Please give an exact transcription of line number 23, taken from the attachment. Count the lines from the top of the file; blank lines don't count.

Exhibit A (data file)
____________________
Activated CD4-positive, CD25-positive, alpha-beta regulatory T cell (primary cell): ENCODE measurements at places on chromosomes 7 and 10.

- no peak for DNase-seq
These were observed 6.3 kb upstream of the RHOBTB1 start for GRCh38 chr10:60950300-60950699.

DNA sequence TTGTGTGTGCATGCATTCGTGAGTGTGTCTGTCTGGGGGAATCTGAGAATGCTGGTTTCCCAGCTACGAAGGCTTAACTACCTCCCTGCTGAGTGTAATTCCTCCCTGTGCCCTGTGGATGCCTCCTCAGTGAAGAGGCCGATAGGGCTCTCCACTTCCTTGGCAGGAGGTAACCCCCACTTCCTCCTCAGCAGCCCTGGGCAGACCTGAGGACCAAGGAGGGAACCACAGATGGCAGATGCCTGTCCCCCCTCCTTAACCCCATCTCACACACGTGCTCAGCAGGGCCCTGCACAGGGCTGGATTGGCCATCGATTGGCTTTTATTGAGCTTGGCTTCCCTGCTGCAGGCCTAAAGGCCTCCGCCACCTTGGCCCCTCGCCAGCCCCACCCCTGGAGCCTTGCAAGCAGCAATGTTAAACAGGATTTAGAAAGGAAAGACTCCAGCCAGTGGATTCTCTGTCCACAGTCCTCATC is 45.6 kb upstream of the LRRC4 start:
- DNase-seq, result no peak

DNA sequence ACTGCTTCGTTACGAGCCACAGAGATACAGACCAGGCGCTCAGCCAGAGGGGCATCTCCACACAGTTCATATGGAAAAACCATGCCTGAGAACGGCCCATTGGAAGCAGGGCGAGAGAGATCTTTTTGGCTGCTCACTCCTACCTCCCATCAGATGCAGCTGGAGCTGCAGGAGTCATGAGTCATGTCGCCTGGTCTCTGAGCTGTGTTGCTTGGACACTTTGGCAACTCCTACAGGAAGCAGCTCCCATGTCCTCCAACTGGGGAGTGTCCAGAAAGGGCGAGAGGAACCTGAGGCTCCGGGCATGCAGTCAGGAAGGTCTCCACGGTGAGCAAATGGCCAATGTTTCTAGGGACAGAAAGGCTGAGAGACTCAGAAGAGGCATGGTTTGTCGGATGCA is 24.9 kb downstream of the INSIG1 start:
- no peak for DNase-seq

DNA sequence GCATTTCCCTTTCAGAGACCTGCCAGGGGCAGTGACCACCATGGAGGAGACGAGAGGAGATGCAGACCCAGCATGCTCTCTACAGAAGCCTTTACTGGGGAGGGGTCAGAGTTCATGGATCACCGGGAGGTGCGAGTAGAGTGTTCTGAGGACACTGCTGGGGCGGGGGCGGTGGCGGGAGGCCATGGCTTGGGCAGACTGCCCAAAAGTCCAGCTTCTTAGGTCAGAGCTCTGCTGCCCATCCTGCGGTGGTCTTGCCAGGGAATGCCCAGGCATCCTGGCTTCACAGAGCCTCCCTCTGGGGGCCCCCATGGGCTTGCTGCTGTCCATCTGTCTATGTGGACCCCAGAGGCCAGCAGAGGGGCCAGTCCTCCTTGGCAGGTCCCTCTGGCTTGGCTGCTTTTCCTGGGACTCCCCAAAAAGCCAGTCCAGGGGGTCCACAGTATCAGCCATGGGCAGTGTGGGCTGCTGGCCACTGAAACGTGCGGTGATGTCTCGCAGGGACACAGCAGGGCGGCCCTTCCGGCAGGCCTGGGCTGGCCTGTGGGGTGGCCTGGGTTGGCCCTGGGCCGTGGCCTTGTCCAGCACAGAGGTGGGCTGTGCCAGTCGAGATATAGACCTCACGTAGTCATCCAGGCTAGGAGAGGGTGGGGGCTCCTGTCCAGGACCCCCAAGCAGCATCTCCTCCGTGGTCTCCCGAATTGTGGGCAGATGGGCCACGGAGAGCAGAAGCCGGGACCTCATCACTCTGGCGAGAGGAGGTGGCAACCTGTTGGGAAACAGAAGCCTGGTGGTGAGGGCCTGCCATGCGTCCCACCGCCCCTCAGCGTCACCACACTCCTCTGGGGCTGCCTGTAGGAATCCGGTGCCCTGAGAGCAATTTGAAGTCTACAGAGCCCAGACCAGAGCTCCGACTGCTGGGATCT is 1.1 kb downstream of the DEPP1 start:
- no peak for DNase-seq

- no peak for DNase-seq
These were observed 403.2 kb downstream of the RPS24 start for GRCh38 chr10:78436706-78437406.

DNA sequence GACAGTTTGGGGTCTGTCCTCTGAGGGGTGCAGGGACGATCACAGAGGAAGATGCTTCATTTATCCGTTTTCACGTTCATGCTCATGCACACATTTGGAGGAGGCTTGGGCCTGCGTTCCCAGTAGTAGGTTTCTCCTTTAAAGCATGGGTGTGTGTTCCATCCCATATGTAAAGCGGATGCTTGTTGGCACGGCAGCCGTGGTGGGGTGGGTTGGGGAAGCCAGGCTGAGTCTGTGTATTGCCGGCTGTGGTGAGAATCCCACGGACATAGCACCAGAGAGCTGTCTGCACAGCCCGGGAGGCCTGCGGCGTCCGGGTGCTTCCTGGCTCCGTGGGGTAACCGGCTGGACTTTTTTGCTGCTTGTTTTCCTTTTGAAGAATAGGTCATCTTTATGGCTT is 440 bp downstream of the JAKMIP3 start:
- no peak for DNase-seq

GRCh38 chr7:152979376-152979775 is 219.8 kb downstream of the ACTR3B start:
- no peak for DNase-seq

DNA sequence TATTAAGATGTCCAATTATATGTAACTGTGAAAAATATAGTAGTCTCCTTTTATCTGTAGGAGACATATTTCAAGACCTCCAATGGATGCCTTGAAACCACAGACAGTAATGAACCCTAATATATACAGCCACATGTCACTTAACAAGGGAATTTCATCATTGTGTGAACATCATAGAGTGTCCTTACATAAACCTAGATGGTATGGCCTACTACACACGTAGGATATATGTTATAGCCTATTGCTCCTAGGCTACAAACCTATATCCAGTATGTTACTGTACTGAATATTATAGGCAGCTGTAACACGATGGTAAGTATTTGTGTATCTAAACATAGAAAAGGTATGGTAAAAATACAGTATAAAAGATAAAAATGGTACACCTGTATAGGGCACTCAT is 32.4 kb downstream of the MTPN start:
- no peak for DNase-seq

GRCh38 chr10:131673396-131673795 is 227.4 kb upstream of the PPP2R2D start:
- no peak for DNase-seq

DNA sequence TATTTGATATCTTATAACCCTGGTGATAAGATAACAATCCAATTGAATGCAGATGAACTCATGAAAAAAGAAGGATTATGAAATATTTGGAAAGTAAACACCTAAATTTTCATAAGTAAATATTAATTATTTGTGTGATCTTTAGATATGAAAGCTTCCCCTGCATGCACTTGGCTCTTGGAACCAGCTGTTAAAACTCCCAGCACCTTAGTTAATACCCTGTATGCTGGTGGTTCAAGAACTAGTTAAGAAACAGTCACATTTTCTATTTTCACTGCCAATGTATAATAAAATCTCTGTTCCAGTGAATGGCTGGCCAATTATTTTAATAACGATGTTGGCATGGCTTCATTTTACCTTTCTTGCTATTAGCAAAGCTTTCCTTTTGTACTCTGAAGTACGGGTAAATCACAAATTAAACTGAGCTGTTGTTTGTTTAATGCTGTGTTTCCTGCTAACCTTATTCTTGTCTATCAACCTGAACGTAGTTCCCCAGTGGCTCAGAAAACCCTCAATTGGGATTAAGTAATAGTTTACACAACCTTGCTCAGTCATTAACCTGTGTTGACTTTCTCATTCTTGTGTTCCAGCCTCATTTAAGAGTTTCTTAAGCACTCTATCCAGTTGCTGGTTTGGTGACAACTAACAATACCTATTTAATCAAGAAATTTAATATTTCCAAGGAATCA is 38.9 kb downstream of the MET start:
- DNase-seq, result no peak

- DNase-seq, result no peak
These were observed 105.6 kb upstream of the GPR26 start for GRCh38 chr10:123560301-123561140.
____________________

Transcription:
These were observed 105.6 kb upstream of the GPR26 start for GRCh38 chr10:123560301-123561140.